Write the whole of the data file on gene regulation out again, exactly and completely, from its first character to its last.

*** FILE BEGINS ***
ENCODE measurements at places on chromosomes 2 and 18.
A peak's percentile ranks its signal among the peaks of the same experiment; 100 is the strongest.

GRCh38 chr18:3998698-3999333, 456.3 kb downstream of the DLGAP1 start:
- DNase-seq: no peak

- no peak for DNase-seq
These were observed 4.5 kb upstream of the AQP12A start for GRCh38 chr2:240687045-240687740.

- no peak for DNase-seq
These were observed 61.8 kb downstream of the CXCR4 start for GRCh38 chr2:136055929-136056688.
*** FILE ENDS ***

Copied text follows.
ENCODE measurements at places on chromosomes 2 and 18.
A peak's percentile ranks its signal among the peaks of the same experiment; 100 is the strongest.

GRCh38 chr18:3998698-3999333, 456.3 kb downstream of the DLGAP1 start:
- DNase-seq: no peak

- no peak for DNase-seq
These were observed 4.5 kb upstream of the AQP12A start for GRCh38 chr2:240687045-240687740.

- no peak for DNase-seq
These were observed 61.8 kb downstream of the CXCR4 start for GRCh38 chr2:136055929-136056688.